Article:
The Senate probably made the right move in voting Tuesday to extend emergency government benefits for the long-term unemployed.
What the “World’s Greatest Deliberative Body” never did, though, was engage in a meaningful debate on the pros and cons or the proper role of the federal Unemployment Insurance (UI) program.
All safety net programs can create bad incentives. Welfare, while helping fulfill our duty to feed the hungry, has created disincentives for marriage and work. It can also foster dependency.
The government tries to strike a balance between the good of helping people who are between jobs and the danger of them becoming dependent on this assistance and dropping out of the labor force. The ground rules of the federal UI program represent the standard compromise: If you lose your job, you can get a check for about half of your previous income, for about six months, as long as you are seeking a new job.
Some liberals become indignant and make meaningful debate impossible whenever a conservative points out the tradeoff: that unemployment insurance can reduce overall employment. For instance, in 2010 then-Sen. Judd Gregg, R-N.H., said extending emergency benefits “encourages people — rather than go out and look for work — to stay on unemployment.” Atlanta Journal-Constitution columnist Cynthia Tucker mischaracterized Gregg’s argument this way: “Giving people who lose their jobs unemployment benefits makes them lazy and unlikely to look for work…”
But that’s not the conservatives’ argument. The argument is that when you pay people for being unemployed, you decrease the incentive for them to find work. This will cause some people — acting out of rationality and not laziness — to turn down some job offers and to not search as hard as they might otherwise. Studies suggest this effect is modest, but real.
UI insurance doesn’t provide a comfy living. In Maryland, if you were earning $600 a week ($15 an hour, or about $30,000 a year), your unemployment insurance would be $300 a week.
Who wouldn’t want to go back to work for that extra $300 a week? Sounds like a no-brainer, but it’s not that simple. Riding Metrorail and the bus from Silver Spring to downtown and back costs $10 a day, reducing to $250 your weekly wage.
Maybe working brings dry cleaning costs. Because you won’t have as much time to make your own lunch, you’ll buy $8 sandwiches on K Street a couple of times a week. When you were unemployed, you weren’t just sitting on your couch: You were mowing your lawn, walking your dog, handling minor plumbing issues, and so on. Working 40 hours, you may have to pay people to do these things.
Throw in taxes, and it’s easy to see how that $250 a week gain for working could be cut in half by these and other costs. Would you go back to work 40 hours a week to increase your income by $125 a week? That’s about $4.10 an hour – assuming your new job pays as much as your old job.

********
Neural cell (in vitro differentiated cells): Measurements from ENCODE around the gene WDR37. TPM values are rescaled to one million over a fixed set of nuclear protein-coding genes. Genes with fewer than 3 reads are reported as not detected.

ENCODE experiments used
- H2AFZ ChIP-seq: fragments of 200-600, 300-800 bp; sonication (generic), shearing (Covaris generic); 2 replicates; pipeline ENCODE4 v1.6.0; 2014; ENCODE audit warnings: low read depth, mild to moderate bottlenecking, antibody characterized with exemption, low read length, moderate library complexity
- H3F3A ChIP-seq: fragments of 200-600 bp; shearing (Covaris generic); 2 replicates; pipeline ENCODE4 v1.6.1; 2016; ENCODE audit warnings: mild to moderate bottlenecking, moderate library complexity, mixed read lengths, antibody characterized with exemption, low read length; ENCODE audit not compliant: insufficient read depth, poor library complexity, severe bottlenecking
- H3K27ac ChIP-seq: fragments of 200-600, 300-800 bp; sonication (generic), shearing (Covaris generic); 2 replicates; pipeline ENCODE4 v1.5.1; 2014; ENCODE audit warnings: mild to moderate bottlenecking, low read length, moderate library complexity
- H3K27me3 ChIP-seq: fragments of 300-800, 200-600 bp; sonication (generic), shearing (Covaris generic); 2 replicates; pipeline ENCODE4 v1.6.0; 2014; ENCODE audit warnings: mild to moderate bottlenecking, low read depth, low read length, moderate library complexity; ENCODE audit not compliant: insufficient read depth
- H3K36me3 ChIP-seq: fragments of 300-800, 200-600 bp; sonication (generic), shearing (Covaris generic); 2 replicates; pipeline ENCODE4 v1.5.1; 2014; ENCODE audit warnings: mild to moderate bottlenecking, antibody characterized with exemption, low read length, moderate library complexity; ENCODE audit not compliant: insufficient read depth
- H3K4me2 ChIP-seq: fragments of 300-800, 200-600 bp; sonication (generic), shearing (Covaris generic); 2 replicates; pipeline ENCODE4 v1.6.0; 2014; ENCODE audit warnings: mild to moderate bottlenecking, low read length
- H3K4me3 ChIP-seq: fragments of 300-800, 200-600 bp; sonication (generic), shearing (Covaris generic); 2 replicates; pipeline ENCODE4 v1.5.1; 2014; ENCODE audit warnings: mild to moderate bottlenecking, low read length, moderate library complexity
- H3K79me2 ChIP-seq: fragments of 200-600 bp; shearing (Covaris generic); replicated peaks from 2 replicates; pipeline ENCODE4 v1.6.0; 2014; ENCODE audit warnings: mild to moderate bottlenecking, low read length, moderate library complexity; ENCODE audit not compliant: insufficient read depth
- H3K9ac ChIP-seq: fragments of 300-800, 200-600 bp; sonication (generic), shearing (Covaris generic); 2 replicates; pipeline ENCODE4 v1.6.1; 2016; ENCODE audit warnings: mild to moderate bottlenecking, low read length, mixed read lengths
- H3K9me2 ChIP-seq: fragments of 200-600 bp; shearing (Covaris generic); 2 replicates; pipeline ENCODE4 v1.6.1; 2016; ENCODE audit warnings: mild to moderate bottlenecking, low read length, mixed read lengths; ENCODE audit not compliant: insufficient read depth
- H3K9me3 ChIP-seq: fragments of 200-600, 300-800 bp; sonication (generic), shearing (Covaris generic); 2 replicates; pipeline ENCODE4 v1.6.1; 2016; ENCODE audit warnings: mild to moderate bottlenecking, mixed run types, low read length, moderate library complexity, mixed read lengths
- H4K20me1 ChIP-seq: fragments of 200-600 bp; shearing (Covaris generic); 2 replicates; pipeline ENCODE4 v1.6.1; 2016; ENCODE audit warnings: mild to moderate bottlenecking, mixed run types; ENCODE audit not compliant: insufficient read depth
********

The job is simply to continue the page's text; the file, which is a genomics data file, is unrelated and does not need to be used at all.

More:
If your new job pays less than the old one, going back to work might net you near zero. If going from UI to work also means paying for daycare, forget about it.
The person who stays at home and keeps receiving unemployment benefits isn’t lazy any more than the person who takes a lower-paying job for a shorter commute and more rewarding work – he’s rational.
These incentives aren't always bad. Out of concern for our laid-off neighbors and concern for the broader economy, we don’t want unemployed people desperately taking the first job to open up. But paying people not to work still creates costs – even if the costs are outweighed by benefits.
But here’s another hidden cost to this dynamic: With more people receiving unemployment benefits, and given the costs associated with working, employers have to pay more to attract the unemployed. Again, this is good for those workers — but it is bad for their unemployed neighbors.
States that extend unemployment benefits have higher wages (because it costs more to lure people away from the UI benefits) but fewer jobs available and more people unemployed, according to a recent study by researchers from the University of Pennsylvania, the New York Fed and the University of Oslo in Norway.
In other words, a company that could have created three jobs at $30,000 can’t get workers for $30,000, so it creates two jobs for $45,000 – and the third guy is out of luck. This effect is so large that it drove “most of the persistently high unemployment after the Great Recession,” according to the study.
Liberals dismiss the disincentive effects today, arguing there just aren’t jobs out there. Maybe the jobs aren’t there because lengthy unemployment insurance is killing these jobs.
This is a complex debate. It would be nice if we could have it.
Timothy P. Carney, The Washington Examiner's senior political columnist, can be contacted at email@example.com. His column appears Sunday and Wednesday on washingtonexaminer.com.